Tips to Buy a New Piano:
How to Save a Minimum of >$1,000

Tips to Buy a New Piano. We invite you to please consider these piano buying tips BEFORE visiting ANY piano dealership, for ANY new or used piano, at ANY cost, for sale. In fact, we encourage you to Contact Us, first, before visiting a dealer to negotiate the best price of a new or used piano, for you.

Blog Post Update: March 24, 2019

The beginning (and especially, the end) of the year is one of the best times to buy a NEW piano, for several reasons.

If you are buying a used piano, click here, for a checklist of what to watch out for, when considering a used piano for sale.

As a piano technician, pianist, and former piano salesperson at a well respected piano dealership ['names have been concealed'...], I've compiled a few brief but CRITICAL tips to review, BEFORE marching in to bargain and/or 'price shop', at any local piano dealer.

I encourage you to please (1) print out this list, in addition to (2) the page link you see below (see #3). These tips will save you at least $1,000 - minimum - on any NEW piano you decide to buy, no matter how great a deal you think you may be getting (and have been promised) at your local piano dealership.

SO before you go in to spend ANYTHING, on ANY new piano, at ANY piano dealership, please 'negotiate' the tips you see below, BEFORE going into bargain with their salespeople.

1 - Shop around, online. lists ALL retail prices of 98% of new pianos for sale on the market. After you gather the facts and piano brands you want to go after, run a comparison (free tool of incredible value) on their website, on pianos of similar size and value.

2 - Be willing to walk away. In many respects, piano dealers are no different than new and used car dealers. Research ads - both local and online - from piano dealers' competitors, and see whether or not a local dealer would be willing to price match.

Choose ads from both off-line (newspaper, mailer, flyer, etc.) and online sources.

Most piano dealers are willing to match the cost and terms of an ad posted by their competition (online & offline) to make way for this year's and next year's inventory.

If they refuse to budge, hand them a piece of paper with your (1) name, (2) e-mail or phone number (burner number is best, if the salesman seems pushy), (3) the piano brand / model you're interested in, and (4) your BEST out the door price (piano + tax + delivery + 4 tunings = one cost) and walk away.

Notice, I said, "Your" out the door price. Not theirs.

You've done your homework. You know what you want to pay.

You're not their average shopper, so give them a chance to respond.

But most importantly, give them a chance to explain their position to you, also.

If THEY are truly SERIOUS and SINCERE about making the sale -- and STAYING in BUSINESS -- they will at least consider your terms and offer, and give you their best counteroffer.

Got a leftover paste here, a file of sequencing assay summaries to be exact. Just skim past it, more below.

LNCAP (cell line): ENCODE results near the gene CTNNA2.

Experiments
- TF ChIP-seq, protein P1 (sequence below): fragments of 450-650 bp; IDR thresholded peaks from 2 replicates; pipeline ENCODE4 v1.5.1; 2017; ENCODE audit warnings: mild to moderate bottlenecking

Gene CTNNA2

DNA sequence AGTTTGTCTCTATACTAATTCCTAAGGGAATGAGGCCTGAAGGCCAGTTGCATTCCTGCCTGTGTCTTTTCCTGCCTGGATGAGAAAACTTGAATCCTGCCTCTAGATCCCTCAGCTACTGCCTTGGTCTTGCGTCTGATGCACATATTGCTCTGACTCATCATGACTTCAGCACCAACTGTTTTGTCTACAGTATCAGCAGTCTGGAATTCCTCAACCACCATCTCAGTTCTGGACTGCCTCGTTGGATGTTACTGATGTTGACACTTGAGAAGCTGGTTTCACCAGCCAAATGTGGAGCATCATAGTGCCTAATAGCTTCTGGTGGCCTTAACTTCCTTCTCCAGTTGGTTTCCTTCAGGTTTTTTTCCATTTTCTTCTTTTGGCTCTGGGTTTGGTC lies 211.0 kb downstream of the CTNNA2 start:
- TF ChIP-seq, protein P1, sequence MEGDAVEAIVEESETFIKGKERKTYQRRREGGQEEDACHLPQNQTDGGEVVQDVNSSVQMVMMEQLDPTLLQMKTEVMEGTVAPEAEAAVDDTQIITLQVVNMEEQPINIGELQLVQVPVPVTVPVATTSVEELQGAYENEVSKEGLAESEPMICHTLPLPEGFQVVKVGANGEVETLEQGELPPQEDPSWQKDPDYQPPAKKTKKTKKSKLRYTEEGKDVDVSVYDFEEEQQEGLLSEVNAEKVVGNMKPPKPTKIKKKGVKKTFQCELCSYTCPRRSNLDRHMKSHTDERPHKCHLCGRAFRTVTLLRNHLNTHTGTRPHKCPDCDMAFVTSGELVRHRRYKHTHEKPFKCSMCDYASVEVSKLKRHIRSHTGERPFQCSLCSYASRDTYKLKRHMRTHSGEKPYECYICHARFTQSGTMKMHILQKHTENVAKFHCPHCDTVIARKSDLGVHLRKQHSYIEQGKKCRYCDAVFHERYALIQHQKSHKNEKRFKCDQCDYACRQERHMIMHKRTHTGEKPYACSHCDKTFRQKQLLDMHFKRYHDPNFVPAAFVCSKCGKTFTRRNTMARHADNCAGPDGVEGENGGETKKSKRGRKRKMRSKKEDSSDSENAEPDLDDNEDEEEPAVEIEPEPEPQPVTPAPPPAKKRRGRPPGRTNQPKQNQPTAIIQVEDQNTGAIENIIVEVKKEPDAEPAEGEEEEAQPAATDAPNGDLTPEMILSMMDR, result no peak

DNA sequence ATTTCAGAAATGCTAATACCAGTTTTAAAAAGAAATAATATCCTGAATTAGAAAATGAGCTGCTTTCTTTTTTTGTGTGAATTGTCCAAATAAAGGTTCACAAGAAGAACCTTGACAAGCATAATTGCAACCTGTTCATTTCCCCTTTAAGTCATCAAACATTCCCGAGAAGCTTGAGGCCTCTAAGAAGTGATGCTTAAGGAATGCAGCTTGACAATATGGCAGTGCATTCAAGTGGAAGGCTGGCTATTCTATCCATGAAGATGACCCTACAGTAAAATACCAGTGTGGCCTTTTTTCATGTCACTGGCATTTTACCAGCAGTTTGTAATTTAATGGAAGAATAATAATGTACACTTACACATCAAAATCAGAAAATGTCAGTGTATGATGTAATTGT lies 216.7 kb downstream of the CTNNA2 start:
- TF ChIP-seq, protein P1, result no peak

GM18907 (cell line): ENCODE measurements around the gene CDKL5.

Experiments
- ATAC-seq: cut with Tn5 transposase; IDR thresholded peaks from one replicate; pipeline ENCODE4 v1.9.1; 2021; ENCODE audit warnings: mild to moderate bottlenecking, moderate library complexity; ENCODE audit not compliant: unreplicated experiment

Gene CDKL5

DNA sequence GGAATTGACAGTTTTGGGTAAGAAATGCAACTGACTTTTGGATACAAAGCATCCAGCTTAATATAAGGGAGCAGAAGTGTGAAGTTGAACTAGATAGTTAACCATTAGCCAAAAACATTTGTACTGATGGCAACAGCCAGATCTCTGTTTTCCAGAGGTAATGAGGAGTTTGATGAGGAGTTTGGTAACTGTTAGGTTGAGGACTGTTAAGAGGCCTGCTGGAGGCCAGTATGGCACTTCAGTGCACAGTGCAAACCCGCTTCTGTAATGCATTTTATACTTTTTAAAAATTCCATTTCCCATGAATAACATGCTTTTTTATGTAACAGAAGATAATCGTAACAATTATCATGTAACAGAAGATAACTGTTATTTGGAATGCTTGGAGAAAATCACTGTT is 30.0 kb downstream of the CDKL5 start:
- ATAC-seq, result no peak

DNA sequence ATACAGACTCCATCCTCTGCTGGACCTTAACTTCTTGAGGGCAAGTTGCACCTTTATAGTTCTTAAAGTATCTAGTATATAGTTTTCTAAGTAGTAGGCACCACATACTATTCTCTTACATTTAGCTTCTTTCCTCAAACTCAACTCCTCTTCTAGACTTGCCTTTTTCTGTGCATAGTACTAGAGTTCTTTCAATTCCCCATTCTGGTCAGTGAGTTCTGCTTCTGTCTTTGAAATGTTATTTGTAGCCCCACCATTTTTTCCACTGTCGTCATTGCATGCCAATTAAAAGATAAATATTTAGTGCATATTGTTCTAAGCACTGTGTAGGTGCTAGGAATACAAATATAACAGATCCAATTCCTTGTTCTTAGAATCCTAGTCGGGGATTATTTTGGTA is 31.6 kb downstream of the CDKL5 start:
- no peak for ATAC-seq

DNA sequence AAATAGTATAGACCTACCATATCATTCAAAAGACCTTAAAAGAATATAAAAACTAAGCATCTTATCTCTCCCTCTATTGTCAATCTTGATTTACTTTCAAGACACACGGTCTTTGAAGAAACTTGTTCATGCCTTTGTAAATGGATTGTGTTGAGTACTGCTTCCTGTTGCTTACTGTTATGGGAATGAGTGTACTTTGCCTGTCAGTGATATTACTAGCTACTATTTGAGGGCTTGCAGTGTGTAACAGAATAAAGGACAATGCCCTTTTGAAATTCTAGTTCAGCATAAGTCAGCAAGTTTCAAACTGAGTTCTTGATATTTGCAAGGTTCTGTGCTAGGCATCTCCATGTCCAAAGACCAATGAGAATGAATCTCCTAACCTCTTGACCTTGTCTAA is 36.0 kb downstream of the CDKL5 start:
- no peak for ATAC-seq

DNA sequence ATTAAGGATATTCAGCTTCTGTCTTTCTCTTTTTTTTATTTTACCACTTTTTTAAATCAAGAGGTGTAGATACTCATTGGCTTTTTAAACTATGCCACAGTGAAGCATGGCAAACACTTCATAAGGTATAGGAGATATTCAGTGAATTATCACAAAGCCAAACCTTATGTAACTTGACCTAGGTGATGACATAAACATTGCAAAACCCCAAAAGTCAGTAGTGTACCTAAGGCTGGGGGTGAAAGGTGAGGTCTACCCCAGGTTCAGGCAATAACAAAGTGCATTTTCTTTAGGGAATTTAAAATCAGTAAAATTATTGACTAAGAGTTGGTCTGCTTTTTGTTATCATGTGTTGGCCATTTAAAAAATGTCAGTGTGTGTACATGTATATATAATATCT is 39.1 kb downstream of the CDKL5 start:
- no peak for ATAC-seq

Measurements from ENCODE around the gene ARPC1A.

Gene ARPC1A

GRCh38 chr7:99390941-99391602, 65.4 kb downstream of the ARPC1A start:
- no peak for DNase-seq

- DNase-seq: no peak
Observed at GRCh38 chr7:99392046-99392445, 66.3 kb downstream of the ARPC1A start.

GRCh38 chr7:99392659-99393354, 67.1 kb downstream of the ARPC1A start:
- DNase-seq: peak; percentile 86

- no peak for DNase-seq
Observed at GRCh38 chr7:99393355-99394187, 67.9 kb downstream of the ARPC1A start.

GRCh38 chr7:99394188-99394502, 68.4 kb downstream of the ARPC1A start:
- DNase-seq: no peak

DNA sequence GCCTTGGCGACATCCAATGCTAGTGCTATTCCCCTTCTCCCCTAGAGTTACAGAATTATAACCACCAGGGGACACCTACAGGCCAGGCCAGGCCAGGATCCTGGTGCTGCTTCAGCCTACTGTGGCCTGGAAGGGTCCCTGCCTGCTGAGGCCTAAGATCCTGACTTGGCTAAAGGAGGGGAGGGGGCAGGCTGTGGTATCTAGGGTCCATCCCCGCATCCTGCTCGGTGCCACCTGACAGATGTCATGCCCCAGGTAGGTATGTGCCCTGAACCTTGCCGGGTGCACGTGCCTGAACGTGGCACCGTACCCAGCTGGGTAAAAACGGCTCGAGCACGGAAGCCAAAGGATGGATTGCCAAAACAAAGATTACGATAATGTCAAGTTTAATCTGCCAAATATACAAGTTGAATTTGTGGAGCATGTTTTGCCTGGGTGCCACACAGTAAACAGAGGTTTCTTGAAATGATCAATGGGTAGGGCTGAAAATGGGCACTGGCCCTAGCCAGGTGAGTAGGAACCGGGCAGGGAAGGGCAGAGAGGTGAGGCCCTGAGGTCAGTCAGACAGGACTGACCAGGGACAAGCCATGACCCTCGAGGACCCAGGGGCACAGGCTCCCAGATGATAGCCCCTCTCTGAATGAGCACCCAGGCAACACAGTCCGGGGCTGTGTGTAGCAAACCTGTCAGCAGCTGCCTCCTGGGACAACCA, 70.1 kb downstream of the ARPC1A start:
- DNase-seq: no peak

3 - Insist on four (4) in-home tunings - included in the price - during the 1st year in service.

You might [politely] remind the dealer [please excuse all caps], 'PER THE MANUFACTURER AND The NATIONAL PIANO MANUFACTURERS ASSOCIATION'S RECOMMENDATION' or the Piano Technician's Guild website (see link below).

Do not let them tell you "the pianos have been kept in tune on the showroom floor" and "they require only the first initial tuning", included in the cost, after delivery.

{Proof} PRINT out this page for reference, and bring it with you to the dealer:

4 - Ask for their 100% "Upgrade and Trade-In Option". Granted AND Guaranteed. Valid within 5 years of the purchase date. Get it in writing.

Some dealers will offer to upgrade a piano, applying 100% of the purchase price to a 'higher' and more expensive model, within 5 years. Some offer this option within 10 years. 5 years is fair, 10 years is better.

5 - Dealer should include, at no extra charge, delivery & setup within the price tag of the piano.

LOCAL delivery can range anywhere from $250 to $450+ for baby grand and grand pianos (with no stairs), however, "free delivery" is quickly becoming a 'higher standard of service' in the retail piano industry.

6 - Buy the Piano Book by Larry Fine...and visit

Visit Get the book and read, immediately.

This is the LEAST EXPENSIVE INSURANCE you can find when searching for a new or used piano for sale.

Educate yourself. Know your options. And get ready to...

Surpass the knowledge of the dealer.

Read the Piano Book. Study it. Learn what makes pianos differ, and don't let dealers talk you into buying something of inferior quality [mass produced pianos, made in China], when you can own something of superior quality, near the same cost, made with superior materials, craftsmanship, testing, quality control, touch response, and sound.

These are only a few tips to consider when shopping for the best deal on a new piano for sale.

7 - Contact us BEFORE going into a dealership - and not after.

Sorry, we can't help you after you've gone in and tried to negotiate the terms and price, on your own. We would be delighted though, to help you negotiate both, before going in.

...and Please INVEST in the Piano Book ($20) before you decide to search for a new or used piano on sale. It's worth every cent.

We hope you've enjoyed these tips on buying a new piano and encourage you to contact us if you need any further or future advice or assistance.

You owe it to yourself, your family, your institution, and your organization, as you educate yourself further on piano quality and maintenance, as you actively seek out and select the best piano of your choice, for a lifetime.


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